Although I generally agree with Pat Buchanan in his observations about the world, lately I’ve been a bit confused about his comments on “democracy.” Whether Buchanan is telling us, as in April, that democracy is in a “death spiral” or more recently, that it’s “a dying species,” I’m not sure that he’s providing a consistent concept of his key term. In April, Buchanan lamented that “in Washington our two-party system in in gridlock. Comity and collegiality are vanishing.” Meanwhile “across Europe splinter parties arise and ‘illiberal democracies’ take power.” Buchanan is right that moral and social consensus is breaking down in Western countries; and to whatever extent it is still present, it is being increasingly imposed from above. The ones who typically take a lead here are social engineers working for public administration and the educational and media establishments. Moreover, citizens have become increasingly disempowered as the permanent governing class takes over society, and at least sporadic reactions have set in with the rise of a populist Right.
If this is indeed what is now happening, then present trends toward intrusive bureaucratic government providing “democratic” socialization and diversity-training will not likely be reversed in the near future. This form of rule continues to elicit electoral approval, and those who vote for governments favoring multiculturalism and the enforcement of PC are more numerous than those who oppose it. In the recently concluded national election in Canada, more people voted for parties of the Left, which favor all the policies that Buchanan and I deplore, than supported the bland conservative opposition. (Populist alternatives hardly exist and have no purchase north of our border.) In Germany the admission of a million and a half Third World migrants, which initially caused cries of outrage against Merkel’s leadership, failed to produce a stampede toward the Right. Quite the contrary! Although the immigration-critical AfD gained about two to three points in most of Germany as a result of Merkel’s immigration policy, far bigger gains have accrued to the leftist, antinational, and pro-immigration Greens. In our presidential race in 2016, more votes went to the candidate of the left, Hillary Clinton, than to Trump.
Although the populace has been conditioned by key social and cultural institutions to vote as they do, those who exercise this right do have other electoral choices. Once in the voting booth, they could throw their support to the non-establishment Right. That they generally prefer a socially leftist, immigration-friendly establishment may indicate something about “the people.” No one put a gun to the heads of French voters when over 66% of them voted against the nationalist Marine Le Pen for the candidate of the Left and the globalists Emmanuel Macron. And the majority of those votes came from the indigenous French, not from Third World immigrants, who make up less than ten percent of the French voting population.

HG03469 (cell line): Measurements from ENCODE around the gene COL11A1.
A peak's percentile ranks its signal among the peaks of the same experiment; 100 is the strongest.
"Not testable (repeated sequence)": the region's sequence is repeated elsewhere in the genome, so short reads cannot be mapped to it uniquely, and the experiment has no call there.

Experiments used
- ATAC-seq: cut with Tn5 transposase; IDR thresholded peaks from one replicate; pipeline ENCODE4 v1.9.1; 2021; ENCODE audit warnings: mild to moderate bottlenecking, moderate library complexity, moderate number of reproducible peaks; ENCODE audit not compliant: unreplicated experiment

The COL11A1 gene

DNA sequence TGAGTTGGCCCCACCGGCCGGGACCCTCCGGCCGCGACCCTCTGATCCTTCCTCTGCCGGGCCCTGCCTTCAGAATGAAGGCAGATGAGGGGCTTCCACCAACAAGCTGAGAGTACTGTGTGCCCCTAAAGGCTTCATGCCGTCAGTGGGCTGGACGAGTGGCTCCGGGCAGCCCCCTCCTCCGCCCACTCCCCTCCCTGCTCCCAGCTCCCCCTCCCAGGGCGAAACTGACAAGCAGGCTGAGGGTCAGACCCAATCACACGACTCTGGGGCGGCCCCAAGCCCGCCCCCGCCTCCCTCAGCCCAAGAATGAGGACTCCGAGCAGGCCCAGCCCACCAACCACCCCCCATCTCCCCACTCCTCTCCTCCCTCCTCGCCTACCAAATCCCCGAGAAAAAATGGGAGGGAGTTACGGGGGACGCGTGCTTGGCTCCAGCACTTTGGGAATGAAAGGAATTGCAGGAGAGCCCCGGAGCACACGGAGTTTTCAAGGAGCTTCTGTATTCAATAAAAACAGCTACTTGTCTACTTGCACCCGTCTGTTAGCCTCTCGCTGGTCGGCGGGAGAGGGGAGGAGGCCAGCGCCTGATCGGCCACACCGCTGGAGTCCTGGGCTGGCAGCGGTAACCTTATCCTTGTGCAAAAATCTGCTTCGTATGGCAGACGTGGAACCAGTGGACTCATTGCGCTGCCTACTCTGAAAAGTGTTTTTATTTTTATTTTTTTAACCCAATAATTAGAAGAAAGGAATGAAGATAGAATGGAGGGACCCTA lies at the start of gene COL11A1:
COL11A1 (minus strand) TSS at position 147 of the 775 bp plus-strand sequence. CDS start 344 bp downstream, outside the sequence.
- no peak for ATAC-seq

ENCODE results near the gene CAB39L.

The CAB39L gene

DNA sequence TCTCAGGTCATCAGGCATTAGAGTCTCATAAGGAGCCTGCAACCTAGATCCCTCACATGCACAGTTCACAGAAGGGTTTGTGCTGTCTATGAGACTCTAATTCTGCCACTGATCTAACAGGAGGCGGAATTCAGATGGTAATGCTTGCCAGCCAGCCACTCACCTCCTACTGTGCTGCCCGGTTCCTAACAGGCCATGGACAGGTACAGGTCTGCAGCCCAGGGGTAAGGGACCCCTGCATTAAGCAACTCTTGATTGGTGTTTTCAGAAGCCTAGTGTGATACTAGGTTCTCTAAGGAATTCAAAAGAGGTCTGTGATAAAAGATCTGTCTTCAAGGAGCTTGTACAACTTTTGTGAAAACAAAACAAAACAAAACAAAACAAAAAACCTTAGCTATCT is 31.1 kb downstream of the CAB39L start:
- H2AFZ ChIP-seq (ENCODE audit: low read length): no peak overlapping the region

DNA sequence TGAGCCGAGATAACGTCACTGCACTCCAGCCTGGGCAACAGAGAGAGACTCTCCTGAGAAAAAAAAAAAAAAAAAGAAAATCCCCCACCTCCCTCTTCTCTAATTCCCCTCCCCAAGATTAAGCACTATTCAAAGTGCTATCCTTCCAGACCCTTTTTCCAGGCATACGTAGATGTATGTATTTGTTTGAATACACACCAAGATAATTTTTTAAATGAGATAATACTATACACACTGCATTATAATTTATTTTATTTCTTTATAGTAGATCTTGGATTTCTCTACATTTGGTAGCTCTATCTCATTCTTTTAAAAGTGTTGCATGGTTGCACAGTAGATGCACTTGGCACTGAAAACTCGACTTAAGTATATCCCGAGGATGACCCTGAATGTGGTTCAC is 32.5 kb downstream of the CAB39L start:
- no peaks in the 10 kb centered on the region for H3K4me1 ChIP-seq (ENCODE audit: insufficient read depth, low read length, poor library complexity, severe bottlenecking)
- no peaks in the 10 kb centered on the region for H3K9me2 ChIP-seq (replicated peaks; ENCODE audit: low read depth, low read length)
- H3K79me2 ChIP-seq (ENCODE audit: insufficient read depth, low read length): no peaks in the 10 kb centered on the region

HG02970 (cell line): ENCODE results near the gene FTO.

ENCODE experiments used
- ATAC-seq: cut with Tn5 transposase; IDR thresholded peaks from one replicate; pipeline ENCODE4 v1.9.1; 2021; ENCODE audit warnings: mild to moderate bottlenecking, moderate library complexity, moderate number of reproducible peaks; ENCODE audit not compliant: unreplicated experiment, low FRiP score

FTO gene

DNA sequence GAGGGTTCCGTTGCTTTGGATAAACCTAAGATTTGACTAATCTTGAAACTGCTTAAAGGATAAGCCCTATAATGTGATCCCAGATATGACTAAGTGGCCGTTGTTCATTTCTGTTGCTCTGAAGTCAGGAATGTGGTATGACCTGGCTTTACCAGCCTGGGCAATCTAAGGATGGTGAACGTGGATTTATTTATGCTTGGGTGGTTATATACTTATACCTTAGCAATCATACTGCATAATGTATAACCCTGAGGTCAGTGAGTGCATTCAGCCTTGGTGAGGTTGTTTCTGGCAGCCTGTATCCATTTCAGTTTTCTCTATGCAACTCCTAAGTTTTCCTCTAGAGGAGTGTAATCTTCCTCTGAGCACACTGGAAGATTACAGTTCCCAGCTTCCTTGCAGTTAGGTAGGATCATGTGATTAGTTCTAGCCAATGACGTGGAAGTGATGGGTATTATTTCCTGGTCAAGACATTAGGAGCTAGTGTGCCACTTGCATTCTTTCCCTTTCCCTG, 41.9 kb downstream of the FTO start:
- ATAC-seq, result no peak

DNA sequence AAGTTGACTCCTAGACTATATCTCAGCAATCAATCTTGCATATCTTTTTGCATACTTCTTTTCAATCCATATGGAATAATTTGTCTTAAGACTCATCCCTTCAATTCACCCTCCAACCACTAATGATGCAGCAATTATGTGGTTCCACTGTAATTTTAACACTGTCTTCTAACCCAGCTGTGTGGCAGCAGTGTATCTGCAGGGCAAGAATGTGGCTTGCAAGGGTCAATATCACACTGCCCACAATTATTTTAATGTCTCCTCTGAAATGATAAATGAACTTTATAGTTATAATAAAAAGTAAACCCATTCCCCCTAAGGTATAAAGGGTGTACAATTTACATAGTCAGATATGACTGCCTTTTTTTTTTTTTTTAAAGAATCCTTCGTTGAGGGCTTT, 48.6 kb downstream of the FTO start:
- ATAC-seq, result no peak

Buchanan’s more recent column about democracy’s “death spiral” brings up another question: Is Buchanan speaking about the disintegration of our current managerial democracies or about something else? His column cites Chilean workers in Santiago rioting over a 5% rise in subway tolls, Hong Kong residents protesting the removal of their freedoms by the mainland Chinese government, the sometimes violent demonstration of the Yellow Vests in Paris and other French cities over the government-imposed rise in fuel coasts, and the efforts of the Catalan independence movement to make their territory independent of the rest of Spain. Although these are all newsworthy events, it’s not clear that they show that our current version of democracy is collapsing. What they prove is the presence of other developments: e.g., the weakening of historic nation-states, the limits of Chinese authoritarian rule, and/or popular impatience with public administration.
Mind you, I am not writing as a “democracy-booster” or as a fan of the present understanding of democratic government, which is certainly open to criticism. I’ve my own idea about what a democracy should be; and it’s much closer to the nineteenth-century Swiss model or Jefferson’s society of yeoman farmers than it is to what the U.S., France, Canada, or Germany have become. But Buchanan leaves me unconvinced about the direction in which we’re headed politically when he observes:
If the beneficiaries of freedoms and democratic rights come to regard them as insufficient to produce the political, economic and social results they demand, what does that portend for democracy’s future?
Perhaps a reasonable answer to this question at least in Western countries is that we can expect “more of the same.” A majority of the French, for example, are not about to vote for the Rassemblement National because the yellow vests protested, any more than these voters threw their support to the populist Right when Third-World immigrants rioted in the Paris suburbs a few years ago. Canada is not about to go populist, and our own non-establishment president can’t bring his poll numbers above water. Perhaps western populations are too complacent in the face of an establishment that they should oust. But that doesn’t mean (far from it) that the “system” is in danger.